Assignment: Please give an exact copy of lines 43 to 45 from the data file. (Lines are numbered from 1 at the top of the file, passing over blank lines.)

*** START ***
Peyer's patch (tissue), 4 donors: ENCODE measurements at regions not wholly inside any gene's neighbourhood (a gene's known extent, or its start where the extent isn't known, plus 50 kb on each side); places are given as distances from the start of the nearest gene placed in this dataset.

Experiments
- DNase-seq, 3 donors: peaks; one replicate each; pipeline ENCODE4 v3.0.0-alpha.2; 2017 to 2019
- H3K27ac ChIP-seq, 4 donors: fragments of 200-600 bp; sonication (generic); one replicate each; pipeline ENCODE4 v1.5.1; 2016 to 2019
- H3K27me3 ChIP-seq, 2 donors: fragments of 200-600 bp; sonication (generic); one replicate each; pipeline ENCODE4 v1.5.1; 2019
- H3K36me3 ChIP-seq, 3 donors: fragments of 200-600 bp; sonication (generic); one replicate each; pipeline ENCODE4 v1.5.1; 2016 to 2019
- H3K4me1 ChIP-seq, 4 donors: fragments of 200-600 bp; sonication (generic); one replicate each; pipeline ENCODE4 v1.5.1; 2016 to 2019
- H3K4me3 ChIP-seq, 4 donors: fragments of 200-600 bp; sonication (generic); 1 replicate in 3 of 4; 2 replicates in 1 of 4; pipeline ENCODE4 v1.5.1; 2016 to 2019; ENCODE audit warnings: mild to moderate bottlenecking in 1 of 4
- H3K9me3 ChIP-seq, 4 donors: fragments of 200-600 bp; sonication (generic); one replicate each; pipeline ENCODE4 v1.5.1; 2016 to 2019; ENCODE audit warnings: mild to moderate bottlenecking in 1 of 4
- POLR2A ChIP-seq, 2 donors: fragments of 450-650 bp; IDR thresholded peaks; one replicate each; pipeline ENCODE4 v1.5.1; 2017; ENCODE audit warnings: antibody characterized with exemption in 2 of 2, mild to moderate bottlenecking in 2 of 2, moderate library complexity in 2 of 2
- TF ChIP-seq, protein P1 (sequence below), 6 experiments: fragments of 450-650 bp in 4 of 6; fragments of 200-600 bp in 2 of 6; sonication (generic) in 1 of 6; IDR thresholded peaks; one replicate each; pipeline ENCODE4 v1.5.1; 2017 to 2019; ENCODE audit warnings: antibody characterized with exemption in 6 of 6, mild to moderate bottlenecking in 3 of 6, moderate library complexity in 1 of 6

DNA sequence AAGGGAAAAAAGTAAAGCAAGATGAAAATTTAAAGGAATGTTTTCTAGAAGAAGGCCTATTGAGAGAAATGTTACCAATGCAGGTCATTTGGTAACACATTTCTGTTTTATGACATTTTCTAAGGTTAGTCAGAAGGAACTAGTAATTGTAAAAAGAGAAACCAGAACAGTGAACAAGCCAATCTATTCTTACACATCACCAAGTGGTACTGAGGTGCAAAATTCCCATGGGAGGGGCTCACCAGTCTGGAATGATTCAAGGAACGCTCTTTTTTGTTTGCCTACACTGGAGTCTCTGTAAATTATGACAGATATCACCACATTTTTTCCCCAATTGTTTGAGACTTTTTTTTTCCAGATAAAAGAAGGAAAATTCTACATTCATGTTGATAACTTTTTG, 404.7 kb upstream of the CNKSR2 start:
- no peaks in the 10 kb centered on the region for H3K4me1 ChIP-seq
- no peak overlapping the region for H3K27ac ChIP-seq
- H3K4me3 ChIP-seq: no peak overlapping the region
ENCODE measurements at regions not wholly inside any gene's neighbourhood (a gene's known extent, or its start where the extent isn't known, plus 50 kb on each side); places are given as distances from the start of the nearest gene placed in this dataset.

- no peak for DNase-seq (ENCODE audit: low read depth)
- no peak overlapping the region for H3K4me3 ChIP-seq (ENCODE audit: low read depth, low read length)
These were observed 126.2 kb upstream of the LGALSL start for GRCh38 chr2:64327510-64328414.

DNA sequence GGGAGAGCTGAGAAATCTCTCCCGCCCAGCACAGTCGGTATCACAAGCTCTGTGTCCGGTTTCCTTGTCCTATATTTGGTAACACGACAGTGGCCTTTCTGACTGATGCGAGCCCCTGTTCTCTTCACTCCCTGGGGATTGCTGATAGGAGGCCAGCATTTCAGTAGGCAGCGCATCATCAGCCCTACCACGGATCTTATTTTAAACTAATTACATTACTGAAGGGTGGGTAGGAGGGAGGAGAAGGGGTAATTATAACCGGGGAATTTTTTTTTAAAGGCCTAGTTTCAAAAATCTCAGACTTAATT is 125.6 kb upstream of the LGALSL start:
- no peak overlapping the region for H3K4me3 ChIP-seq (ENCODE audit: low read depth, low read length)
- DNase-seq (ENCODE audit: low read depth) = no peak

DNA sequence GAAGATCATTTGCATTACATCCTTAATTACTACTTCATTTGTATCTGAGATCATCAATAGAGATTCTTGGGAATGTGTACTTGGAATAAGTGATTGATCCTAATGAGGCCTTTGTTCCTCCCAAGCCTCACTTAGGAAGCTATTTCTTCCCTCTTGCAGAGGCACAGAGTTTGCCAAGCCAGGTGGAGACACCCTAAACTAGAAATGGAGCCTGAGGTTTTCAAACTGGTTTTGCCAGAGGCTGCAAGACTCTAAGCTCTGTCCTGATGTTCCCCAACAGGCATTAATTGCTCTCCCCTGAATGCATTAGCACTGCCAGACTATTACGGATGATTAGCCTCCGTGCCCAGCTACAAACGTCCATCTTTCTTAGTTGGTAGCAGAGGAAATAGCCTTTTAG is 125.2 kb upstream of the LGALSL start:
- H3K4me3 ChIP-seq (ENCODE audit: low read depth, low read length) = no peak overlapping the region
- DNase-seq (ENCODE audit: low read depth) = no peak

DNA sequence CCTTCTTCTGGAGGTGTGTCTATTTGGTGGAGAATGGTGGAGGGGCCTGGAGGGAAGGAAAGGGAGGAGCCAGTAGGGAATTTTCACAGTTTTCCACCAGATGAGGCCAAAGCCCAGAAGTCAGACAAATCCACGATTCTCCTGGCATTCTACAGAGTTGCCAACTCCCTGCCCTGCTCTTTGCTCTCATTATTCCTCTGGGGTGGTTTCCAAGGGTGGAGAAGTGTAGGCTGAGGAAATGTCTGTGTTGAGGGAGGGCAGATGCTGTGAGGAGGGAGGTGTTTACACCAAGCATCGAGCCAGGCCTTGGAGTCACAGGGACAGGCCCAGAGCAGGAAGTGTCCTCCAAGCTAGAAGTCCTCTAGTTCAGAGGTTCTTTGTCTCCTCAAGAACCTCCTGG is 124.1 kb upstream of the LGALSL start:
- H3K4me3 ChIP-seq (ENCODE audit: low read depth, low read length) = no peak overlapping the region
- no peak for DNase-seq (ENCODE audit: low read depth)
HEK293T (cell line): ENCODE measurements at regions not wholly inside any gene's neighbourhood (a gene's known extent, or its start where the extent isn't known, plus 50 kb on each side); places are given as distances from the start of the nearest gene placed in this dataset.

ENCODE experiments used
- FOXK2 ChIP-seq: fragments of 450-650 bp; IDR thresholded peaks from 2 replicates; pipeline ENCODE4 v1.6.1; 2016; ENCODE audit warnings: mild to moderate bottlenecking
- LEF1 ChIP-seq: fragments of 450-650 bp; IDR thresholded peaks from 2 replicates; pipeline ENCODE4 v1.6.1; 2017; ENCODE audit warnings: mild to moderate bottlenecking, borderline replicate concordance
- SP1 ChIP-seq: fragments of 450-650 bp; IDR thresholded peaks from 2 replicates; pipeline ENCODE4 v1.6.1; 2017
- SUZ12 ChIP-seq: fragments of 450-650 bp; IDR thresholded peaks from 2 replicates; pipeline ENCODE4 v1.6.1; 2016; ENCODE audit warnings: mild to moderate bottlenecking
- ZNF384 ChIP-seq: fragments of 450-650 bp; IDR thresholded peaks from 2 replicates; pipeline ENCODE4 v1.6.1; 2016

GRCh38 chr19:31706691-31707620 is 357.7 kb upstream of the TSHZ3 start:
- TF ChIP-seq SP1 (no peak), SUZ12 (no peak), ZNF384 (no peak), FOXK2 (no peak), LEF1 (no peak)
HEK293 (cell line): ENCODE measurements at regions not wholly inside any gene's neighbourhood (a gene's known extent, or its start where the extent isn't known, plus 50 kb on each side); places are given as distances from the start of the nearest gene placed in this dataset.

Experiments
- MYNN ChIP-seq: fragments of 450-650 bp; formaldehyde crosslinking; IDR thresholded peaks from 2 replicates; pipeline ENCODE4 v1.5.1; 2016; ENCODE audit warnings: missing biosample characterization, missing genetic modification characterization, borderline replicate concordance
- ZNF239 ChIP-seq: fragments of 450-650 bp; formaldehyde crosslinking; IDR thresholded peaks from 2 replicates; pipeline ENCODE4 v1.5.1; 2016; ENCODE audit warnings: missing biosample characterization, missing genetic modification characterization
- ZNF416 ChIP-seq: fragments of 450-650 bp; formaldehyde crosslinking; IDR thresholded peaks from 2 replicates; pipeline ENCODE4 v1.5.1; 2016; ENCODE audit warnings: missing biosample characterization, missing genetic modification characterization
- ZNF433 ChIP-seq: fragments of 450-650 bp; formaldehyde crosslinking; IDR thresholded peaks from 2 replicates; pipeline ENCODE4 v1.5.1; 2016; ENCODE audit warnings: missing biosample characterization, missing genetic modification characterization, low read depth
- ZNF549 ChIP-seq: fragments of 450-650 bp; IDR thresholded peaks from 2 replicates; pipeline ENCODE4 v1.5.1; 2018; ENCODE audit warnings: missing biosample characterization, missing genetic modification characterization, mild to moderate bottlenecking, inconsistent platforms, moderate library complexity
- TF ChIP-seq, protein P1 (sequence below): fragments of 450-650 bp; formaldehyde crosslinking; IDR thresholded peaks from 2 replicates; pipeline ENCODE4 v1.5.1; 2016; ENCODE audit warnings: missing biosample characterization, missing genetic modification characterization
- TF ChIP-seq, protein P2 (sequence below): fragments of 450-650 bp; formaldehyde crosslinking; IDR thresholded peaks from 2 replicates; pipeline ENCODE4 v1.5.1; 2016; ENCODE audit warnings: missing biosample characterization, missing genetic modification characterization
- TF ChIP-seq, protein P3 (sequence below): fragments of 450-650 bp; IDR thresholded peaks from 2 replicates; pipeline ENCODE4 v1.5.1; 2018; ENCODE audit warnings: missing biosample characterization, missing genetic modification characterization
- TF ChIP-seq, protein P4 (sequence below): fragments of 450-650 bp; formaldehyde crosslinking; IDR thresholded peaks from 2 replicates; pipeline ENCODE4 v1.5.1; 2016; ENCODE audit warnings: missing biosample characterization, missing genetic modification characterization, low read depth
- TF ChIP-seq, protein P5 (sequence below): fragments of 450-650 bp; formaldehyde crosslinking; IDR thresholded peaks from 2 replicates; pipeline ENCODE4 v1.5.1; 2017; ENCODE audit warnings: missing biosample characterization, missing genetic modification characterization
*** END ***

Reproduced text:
- ZNF433 ChIP-seq: fragments of 450-650 bp; formaldehyde crosslinking; IDR thresholded peaks from 2 replicates; pipeline ENCODE4 v1.5.1; 2016; ENCODE audit warnings: missing biosample characterization, missing genetic modification characterization, low read depth
- ZNF549 ChIP-seq: fragments of 450-650 bp; IDR thresholded peaks from 2 replicates; pipeline ENCODE4 v1.5.1; 2018; ENCODE audit warnings: missing biosample characterization, missing genetic modification characterization, mild to moderate bottlenecking, inconsistent platforms, moderate library complexity
- TF ChIP-seq, protein P1 (sequence below): fragments of 450-650 bp; formaldehyde crosslinking; IDR thresholded peaks from 2 replicates; pipeline ENCODE4 v1.5.1; 2016; ENCODE audit warnings: missing biosample characterization, missing genetic modification characterization